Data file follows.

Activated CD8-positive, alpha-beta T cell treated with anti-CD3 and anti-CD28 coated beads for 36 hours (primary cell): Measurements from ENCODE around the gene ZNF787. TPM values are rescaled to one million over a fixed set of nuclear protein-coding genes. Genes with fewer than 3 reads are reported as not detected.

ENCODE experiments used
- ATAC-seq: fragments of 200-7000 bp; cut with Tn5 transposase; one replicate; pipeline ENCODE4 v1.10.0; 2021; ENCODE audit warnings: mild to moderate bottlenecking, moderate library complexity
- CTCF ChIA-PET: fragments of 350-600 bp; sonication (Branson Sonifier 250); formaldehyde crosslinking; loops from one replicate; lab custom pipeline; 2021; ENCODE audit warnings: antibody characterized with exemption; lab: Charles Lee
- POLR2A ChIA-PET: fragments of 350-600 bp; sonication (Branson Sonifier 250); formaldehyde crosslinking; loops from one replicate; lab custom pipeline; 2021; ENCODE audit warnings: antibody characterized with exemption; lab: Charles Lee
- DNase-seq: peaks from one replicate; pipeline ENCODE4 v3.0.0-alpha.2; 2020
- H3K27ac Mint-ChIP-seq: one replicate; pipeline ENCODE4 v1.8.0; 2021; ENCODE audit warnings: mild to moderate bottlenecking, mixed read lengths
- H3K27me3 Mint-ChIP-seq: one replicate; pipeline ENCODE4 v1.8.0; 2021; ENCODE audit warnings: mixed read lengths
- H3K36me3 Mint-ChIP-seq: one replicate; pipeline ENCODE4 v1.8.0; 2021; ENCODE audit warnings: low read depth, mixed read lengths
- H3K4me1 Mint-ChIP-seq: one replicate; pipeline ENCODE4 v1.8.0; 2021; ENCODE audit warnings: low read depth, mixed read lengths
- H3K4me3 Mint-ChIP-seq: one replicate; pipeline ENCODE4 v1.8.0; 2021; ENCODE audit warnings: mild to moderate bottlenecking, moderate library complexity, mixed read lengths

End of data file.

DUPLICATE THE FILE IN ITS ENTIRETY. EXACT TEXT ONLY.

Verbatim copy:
Activated CD8-positive, alpha-beta T cell treated with anti-CD3 and anti-CD28 coated beads for 36 hours (primary cell): Measurements from ENCODE around the gene ZNF787. TPM values are rescaled to one million over a fixed set of nuclear protein-coding genes. Genes with fewer than 3 reads are reported as not detected.

ENCODE experiments used
- ATAC-seq: fragments of 200-7000 bp; cut with Tn5 transposase; one replicate; pipeline ENCODE4 v1.10.0; 2021; ENCODE audit warnings: mild to moderate bottlenecking, moderate library complexity
- CTCF ChIA-PET: fragments of 350-600 bp; sonication (Branson Sonifier 250); formaldehyde crosslinking; loops from one replicate; lab custom pipeline; 2021; ENCODE audit warnings: antibody characterized with exemption; lab: Charles Lee
- POLR2A ChIA-PET: fragments of 350-600 bp; sonication (Branson Sonifier 250); formaldehyde crosslinking; loops from one replicate; lab custom pipeline; 2021; ENCODE audit warnings: antibody characterized with exemption; lab: Charles Lee
- DNase-seq: peaks from one replicate; pipeline ENCODE4 v3.0.0-alpha.2; 2020
- H3K27ac Mint-ChIP-seq: one replicate; pipeline ENCODE4 v1.8.0; 2021; ENCODE audit warnings: mild to moderate bottlenecking, mixed read lengths
- H3K27me3 Mint-ChIP-seq: one replicate; pipeline ENCODE4 v1.8.0; 2021; ENCODE audit warnings: mixed read lengths
- H3K36me3 Mint-ChIP-seq: one replicate; pipeline ENCODE4 v1.8.0; 2021; ENCODE audit warnings: low read depth, mixed read lengths
- H3K4me1 Mint-ChIP-seq: one replicate; pipeline ENCODE4 v1.8.0; 2021; ENCODE audit warnings: low read depth, mixed read lengths
- H3K4me3 Mint-ChIP-seq: one replicate; pipeline ENCODE4 v1.8.0; 2021; ENCODE audit warnings: mild to moderate bottlenecking, moderate library complexity, mixed read lengths